Asked in United States of AmericaNative American HistoryFlags
What does it mean when the flag is flown at half staff?
December 31, 2013 12:00AM
Flying the U.S. flag at half-staff (also called "half mast") is an expression of honor and respect for the dead.
The flag is flown regularly at half-staff from sunrise until noon on Memorial Day, the last Monday of May, then flown from the top of the staff from noon until sunset.
It is flown at half-staff all day from sunrise until sunset on Peace Officers Memorial Day (May 15), except when it falls on Armed Forces Day (3rd Saturday of May), on Patriot Day (September 11) and on Pearl Harbor Remembrance Day (December 7). In 2001, President George W. Bush also approved a law requiring Federal buildings to fly half-staff in rememberance of fallen firefighters along with the National Fallen Firefighter Memorial Service, typically celebrated the second Sunday in October.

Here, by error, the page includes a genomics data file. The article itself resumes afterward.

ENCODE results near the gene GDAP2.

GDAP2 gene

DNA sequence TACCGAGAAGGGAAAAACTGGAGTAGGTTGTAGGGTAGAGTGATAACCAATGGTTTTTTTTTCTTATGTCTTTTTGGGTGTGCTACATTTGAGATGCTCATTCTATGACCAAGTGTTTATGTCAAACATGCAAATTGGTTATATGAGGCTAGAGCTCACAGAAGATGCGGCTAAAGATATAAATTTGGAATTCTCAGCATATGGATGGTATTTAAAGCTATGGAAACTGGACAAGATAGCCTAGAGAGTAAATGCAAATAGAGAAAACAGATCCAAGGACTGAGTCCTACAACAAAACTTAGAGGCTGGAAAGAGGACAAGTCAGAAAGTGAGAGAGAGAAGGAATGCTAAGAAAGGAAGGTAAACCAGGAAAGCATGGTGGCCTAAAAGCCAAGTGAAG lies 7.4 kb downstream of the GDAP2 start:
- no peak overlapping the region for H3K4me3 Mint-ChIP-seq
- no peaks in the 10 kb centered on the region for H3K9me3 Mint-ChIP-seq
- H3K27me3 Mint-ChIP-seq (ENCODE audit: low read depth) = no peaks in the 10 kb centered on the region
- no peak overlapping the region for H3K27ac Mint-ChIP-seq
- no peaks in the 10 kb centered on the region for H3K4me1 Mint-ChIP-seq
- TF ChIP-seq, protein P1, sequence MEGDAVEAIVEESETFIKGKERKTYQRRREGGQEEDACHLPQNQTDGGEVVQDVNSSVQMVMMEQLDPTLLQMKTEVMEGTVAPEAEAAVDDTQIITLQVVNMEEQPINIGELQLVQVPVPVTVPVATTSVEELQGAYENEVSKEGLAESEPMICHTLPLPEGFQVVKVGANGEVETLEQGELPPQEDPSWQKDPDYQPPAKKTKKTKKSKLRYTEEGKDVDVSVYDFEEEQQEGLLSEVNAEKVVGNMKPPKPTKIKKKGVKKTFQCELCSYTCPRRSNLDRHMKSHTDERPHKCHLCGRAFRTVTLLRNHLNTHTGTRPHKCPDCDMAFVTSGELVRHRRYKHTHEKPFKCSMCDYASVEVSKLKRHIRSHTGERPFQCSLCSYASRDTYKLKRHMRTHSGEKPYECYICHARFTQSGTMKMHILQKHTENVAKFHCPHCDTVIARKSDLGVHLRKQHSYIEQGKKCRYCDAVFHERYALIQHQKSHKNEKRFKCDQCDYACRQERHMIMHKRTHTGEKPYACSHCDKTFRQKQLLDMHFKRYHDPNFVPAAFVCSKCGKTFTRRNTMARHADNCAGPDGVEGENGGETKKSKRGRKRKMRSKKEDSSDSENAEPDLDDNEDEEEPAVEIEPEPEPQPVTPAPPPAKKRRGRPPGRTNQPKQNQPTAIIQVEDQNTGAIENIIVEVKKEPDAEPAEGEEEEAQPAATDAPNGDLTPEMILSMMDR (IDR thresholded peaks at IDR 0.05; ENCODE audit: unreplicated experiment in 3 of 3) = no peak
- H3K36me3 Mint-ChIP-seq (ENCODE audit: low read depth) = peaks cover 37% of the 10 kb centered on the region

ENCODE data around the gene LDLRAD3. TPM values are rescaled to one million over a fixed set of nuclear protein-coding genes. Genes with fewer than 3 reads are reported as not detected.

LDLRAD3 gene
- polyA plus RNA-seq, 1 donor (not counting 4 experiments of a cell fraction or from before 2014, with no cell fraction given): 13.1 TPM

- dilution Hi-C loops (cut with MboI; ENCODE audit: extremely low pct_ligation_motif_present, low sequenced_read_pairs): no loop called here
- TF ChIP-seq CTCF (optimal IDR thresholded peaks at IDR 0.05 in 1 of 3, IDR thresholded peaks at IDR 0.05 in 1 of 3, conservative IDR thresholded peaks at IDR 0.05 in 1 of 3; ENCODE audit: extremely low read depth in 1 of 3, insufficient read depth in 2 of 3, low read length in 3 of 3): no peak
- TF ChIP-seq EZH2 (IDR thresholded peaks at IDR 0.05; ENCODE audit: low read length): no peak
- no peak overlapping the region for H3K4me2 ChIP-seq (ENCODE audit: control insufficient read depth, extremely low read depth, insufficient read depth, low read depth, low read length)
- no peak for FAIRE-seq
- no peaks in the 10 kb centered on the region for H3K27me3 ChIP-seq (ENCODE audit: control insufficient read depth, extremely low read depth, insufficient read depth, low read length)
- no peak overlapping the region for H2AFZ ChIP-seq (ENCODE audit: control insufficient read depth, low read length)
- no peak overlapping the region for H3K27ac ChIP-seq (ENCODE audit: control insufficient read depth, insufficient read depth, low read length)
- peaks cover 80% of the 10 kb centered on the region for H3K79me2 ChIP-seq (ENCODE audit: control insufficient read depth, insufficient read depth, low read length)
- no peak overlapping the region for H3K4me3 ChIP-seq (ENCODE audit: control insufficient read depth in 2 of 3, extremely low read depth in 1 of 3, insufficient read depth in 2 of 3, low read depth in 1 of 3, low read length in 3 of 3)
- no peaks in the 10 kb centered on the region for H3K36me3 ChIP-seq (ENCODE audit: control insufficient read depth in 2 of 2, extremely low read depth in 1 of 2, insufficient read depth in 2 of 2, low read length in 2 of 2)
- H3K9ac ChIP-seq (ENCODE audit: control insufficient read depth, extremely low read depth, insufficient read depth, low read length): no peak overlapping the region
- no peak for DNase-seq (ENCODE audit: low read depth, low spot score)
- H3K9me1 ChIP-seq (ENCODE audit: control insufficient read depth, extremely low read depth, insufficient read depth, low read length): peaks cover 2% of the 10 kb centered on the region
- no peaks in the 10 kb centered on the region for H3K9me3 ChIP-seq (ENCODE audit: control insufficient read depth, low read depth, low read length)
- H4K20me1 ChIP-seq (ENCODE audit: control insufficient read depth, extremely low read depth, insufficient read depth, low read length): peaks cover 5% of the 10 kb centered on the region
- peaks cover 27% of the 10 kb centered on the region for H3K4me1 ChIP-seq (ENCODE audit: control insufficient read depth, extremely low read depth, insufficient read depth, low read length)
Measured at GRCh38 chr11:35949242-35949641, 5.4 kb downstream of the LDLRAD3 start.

In addition to these regular remembrances, The US flag is flown half-mast for the following:
- 30 days after the death of a current or former president
- 10 days after the death of a current vice president, current Speaker of the House or current/retired chief justice.
- From death to interment for a former associate justice of the Supreme Court, a secretary of an executive or military department, a former vice president, the Senate president pro tem or a state/territory governor
- For the day after the death of a member of Congress.
- Any presidential proclamation, particularly after a national tragedy, natural disaster or in honor of someone of great social/political importance, such as the Boston Marathon bombing, 9/11 or in rememberance of the victims of Hurricane Katrina.